Let's now discuss our most popular sentiment indicators and start with the American Association of Individual Investors (AAII) Survey. During the latest week, the Bulls-Bears% Differential in the AAII survey declined slightly from a reading of 5% to 4% – which qualifies as a pretty oversold weekly reading but one which does not signify a sustainable bottom. Readers should recall that the AAII survey is “selling off” from an extremely overbought level, and therefore should have more downside to go before bottoming. At the same time, the ten-week moving average declined from 14.6% to 11.9% - signaling that the survey is still in a downtrend, although this longer-term indicator is now getting pretty oversold as well. Following is the weekly chart showing the Bulls-Bears% Differential in the AAII Survey vs. the Dow Industrials from January 2003 to the present:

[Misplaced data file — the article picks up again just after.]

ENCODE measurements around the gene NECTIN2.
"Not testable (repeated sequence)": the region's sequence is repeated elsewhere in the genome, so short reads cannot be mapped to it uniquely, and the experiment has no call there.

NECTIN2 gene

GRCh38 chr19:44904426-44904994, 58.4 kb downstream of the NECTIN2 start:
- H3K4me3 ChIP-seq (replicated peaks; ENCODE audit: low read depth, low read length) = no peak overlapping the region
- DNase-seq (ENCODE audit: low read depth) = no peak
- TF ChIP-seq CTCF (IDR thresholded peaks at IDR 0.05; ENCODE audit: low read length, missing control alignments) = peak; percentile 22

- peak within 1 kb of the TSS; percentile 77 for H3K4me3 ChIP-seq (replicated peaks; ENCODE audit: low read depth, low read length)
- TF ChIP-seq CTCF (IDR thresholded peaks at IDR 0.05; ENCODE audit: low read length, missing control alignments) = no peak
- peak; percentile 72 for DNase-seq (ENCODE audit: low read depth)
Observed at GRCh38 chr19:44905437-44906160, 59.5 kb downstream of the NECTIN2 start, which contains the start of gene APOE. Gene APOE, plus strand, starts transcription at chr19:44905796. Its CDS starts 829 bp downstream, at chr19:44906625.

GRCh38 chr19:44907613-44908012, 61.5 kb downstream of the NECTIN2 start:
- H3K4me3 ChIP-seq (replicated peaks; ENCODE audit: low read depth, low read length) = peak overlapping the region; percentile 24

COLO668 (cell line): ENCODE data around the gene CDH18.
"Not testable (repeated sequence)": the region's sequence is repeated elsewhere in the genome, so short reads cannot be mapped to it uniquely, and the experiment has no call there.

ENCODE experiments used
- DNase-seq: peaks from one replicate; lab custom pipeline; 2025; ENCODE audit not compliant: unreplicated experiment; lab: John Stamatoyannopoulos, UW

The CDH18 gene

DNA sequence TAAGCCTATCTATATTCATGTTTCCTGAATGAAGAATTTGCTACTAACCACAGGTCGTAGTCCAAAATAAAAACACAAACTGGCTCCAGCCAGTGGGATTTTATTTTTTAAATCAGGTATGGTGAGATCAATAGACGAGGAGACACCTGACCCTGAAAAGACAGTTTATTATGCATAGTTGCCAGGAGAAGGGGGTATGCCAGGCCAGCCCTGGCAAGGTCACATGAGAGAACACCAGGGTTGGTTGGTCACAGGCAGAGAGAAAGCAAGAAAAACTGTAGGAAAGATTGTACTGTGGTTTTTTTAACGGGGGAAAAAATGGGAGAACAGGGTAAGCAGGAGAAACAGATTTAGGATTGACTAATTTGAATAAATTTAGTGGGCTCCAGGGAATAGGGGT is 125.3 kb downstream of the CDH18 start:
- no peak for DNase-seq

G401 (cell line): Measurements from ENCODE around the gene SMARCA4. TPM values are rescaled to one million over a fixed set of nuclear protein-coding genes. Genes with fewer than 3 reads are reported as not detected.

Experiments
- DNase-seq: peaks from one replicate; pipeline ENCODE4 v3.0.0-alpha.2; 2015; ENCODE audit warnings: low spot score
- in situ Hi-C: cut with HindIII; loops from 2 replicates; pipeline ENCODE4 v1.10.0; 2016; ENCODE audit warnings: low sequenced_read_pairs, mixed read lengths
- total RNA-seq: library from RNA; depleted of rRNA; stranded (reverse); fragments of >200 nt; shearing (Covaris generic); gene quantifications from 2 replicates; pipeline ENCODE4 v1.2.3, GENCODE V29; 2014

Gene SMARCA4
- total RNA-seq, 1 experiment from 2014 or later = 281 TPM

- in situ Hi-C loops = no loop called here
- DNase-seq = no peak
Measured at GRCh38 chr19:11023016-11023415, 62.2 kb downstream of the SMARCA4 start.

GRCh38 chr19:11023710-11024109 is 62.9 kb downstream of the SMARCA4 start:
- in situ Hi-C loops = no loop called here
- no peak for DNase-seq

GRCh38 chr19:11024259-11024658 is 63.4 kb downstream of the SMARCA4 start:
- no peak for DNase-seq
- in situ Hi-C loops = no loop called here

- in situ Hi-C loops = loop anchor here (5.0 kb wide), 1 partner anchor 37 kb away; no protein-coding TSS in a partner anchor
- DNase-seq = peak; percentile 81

At this point, our longer-term indicator (the 10-week moving average) is still signaling for us to stay short – so for now, we will remain 50% short in our DJIA Timing System until the AAII survey “sells off” to an oversold area (which will most probably involve more weekly negative readings and a ten-week moving average at the 5% to 10% level or even below 5%). Readers should recall here that significant corrections in the stock market tend to occur while the AAII survey is in an oversold condition (such as what we are experiencing now). No matter what happens, we will most probably not start to cover until we have seen a significant correction in both the Dow Industrials and in the broader market.